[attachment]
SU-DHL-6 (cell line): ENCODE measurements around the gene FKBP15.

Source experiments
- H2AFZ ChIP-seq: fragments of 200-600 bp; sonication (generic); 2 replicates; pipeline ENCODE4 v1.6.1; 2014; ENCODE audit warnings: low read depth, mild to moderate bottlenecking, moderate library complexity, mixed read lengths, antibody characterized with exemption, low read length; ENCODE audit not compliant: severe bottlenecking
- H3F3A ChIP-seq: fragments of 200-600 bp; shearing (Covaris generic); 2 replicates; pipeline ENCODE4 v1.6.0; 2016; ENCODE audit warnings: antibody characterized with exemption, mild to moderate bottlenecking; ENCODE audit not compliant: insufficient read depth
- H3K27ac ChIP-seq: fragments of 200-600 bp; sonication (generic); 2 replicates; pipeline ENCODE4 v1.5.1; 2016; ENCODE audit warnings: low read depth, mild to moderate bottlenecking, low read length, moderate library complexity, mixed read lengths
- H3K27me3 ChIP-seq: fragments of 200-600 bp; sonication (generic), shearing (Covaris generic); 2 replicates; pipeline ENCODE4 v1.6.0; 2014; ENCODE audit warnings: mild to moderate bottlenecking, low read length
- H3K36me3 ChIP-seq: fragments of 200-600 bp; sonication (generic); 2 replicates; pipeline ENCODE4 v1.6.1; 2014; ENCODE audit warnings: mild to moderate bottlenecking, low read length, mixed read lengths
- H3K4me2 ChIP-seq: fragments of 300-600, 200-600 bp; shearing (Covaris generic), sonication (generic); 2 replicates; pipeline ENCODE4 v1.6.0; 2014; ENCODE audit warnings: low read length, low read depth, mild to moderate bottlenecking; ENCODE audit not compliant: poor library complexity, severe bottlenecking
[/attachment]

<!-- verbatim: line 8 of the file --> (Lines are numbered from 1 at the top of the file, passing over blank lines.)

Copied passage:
- H3K4me2 ChIP-seq: fragments of 300-600, 200-600 bp; shearing (Covaris generic), sonication (generic); 2 replicates; pipeline ENCODE4 v1.6.0; 2014; ENCODE audit warnings: low read length, low read depth, mild to moderate bottlenecking; ENCODE audit not compliant: poor library complexity, severe bottlenecking